So I was originally going to post this as a comment to Mike's post but I had too much on it and couldn't think of anything else to write about.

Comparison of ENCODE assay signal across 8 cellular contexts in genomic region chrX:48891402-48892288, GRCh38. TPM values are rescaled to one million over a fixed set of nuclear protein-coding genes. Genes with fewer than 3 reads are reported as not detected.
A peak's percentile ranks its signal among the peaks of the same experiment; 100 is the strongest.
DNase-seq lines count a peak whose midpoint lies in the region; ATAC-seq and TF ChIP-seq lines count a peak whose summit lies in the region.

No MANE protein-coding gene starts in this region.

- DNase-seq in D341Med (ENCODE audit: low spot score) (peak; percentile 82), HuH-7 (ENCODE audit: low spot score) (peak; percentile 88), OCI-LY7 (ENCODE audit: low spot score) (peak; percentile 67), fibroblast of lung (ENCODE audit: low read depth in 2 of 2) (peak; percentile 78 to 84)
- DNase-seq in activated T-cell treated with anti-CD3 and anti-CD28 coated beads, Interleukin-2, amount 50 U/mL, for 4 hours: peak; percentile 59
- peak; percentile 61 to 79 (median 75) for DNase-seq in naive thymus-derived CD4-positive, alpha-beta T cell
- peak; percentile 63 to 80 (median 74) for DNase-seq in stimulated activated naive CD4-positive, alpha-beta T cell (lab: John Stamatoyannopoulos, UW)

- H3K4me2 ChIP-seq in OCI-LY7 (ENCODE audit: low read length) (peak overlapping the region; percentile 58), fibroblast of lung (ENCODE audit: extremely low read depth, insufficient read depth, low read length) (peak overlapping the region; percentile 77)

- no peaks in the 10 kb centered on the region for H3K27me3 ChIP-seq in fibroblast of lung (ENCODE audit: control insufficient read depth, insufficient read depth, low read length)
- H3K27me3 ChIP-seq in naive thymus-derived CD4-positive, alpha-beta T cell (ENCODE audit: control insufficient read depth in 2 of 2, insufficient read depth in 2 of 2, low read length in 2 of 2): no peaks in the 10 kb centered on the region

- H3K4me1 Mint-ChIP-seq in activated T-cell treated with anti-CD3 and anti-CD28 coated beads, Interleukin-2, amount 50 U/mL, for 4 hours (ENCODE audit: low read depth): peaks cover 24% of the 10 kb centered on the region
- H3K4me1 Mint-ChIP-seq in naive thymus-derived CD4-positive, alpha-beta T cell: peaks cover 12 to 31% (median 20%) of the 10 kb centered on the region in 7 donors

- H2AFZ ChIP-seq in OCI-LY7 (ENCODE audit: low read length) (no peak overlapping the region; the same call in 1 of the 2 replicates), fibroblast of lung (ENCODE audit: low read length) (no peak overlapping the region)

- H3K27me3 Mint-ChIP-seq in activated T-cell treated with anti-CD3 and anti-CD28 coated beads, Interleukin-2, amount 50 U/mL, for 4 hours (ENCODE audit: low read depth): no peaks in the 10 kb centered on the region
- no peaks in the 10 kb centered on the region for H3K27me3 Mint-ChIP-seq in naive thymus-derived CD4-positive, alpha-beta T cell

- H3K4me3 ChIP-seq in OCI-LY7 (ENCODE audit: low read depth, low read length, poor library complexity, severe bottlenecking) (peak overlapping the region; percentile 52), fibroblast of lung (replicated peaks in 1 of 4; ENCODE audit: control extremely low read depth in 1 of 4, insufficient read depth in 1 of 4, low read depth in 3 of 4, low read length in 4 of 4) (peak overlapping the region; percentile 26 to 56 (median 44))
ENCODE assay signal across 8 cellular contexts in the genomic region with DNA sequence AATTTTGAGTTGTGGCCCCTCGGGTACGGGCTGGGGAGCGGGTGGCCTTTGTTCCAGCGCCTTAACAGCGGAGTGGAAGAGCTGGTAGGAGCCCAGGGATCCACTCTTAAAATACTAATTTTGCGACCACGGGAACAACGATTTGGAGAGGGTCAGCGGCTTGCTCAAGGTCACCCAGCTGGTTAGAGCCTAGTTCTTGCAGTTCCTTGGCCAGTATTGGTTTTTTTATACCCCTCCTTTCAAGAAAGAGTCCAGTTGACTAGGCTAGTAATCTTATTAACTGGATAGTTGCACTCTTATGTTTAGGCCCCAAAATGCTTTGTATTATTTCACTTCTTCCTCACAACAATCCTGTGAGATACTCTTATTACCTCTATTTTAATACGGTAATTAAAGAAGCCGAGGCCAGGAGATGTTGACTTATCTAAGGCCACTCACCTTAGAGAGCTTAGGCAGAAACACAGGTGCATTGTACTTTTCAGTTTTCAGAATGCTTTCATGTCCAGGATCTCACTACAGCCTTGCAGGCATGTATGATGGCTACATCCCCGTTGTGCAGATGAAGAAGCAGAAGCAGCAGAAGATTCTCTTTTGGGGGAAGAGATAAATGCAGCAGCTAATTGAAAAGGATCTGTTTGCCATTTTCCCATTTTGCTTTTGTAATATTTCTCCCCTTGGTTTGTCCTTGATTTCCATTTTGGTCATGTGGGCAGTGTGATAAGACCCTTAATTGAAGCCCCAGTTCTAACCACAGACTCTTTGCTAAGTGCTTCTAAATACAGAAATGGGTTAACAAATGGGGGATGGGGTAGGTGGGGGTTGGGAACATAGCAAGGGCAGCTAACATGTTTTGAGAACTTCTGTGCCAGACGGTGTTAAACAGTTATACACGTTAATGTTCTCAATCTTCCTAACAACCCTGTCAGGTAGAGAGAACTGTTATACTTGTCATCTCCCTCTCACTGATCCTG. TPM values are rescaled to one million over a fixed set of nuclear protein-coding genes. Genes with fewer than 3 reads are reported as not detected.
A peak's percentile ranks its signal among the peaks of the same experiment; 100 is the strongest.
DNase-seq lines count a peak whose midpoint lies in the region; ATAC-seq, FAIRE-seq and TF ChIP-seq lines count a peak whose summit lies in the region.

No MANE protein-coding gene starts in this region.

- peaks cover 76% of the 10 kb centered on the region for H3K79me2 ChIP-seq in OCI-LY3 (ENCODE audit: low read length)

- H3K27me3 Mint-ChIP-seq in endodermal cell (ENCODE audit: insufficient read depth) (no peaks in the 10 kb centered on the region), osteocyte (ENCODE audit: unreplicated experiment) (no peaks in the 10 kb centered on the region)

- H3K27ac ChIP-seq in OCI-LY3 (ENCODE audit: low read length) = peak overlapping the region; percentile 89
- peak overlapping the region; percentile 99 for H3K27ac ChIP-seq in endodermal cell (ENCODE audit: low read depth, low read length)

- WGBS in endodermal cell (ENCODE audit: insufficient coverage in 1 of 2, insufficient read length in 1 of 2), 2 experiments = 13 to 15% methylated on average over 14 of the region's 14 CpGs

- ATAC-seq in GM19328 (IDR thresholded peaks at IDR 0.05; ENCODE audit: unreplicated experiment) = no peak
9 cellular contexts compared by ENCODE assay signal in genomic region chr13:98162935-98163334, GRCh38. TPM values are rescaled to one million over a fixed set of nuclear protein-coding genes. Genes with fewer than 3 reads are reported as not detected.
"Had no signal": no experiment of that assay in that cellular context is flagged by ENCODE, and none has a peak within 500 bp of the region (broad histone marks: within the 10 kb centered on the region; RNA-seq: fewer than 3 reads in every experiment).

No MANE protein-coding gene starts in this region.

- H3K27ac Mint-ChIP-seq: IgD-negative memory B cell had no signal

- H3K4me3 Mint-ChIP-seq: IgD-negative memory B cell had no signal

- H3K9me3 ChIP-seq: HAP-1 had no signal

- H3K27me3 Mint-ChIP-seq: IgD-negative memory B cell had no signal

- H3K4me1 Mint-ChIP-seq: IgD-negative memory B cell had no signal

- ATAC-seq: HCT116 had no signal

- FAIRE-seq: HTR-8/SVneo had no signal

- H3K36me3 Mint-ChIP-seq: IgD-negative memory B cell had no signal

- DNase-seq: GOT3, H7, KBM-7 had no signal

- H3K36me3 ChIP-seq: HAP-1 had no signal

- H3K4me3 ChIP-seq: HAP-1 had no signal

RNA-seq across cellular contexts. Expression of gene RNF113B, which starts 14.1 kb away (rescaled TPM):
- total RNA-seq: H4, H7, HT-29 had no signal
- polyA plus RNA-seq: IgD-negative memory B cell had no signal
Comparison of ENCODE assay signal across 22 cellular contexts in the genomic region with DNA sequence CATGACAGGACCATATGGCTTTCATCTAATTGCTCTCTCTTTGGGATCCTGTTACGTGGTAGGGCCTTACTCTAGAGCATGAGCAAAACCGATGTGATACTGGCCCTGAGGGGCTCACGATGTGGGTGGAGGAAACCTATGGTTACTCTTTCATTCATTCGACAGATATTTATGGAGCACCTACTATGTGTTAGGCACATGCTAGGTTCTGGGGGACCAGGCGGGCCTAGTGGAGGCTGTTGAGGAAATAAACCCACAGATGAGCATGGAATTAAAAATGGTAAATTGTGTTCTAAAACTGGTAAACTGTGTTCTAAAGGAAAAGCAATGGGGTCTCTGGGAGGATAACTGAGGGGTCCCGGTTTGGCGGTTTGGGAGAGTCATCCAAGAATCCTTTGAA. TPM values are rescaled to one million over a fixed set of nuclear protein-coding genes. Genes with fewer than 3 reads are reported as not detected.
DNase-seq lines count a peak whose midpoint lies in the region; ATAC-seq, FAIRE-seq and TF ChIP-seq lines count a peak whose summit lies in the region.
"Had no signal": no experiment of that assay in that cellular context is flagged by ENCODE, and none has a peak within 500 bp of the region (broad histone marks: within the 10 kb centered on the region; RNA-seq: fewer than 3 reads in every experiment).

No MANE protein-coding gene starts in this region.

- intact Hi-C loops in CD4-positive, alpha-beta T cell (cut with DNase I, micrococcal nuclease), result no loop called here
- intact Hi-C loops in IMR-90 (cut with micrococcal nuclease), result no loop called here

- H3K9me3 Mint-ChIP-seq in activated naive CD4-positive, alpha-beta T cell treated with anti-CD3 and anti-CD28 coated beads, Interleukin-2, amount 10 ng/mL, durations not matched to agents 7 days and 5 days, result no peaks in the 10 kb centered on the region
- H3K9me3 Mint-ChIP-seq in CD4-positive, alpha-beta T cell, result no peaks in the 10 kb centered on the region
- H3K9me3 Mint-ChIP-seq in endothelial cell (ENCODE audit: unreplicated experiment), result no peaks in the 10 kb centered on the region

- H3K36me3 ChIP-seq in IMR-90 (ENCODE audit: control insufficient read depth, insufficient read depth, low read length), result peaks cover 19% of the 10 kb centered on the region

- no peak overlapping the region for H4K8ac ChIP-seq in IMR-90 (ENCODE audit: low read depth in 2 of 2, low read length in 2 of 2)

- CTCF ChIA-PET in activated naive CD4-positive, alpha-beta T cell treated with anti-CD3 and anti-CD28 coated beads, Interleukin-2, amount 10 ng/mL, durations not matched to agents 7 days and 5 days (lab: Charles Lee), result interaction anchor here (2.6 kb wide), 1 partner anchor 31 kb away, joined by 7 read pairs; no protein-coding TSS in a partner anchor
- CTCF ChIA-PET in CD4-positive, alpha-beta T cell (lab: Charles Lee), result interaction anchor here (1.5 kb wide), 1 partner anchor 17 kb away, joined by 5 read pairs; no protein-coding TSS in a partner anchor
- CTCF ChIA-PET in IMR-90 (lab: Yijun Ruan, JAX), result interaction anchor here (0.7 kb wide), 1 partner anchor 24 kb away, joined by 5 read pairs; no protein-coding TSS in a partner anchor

This is in reference to the passage on pages 32 and 33 about Sethe and Halle having sex. The thing that surprised me most about that scene is that of all things that could be used as sexual imagery, Morrison chooses CORN. I don't really see the connection there but she made it work pretty well. I think it's significant that she writes the scene from an unbiased perspective ("the pulling down... the ear yielding," instead of "the yielding of his/her ear," etc) so that it seems distinctly mutual, as if one person is not dominating the scene, in sharp contrast to the rape scenes depicted in other parts of the book (including the "twelve white men" who raped Sethe's own mother) that definitely do not feature mutual participation. I'm probably going way too deeply into this, but since it's the blog I feel like I should: maybe the use of corn as the symbol is because corn first needs to be peeled from its sheath almost like Sethe needs to come out of her own shell and face her past. But I could be really wrong.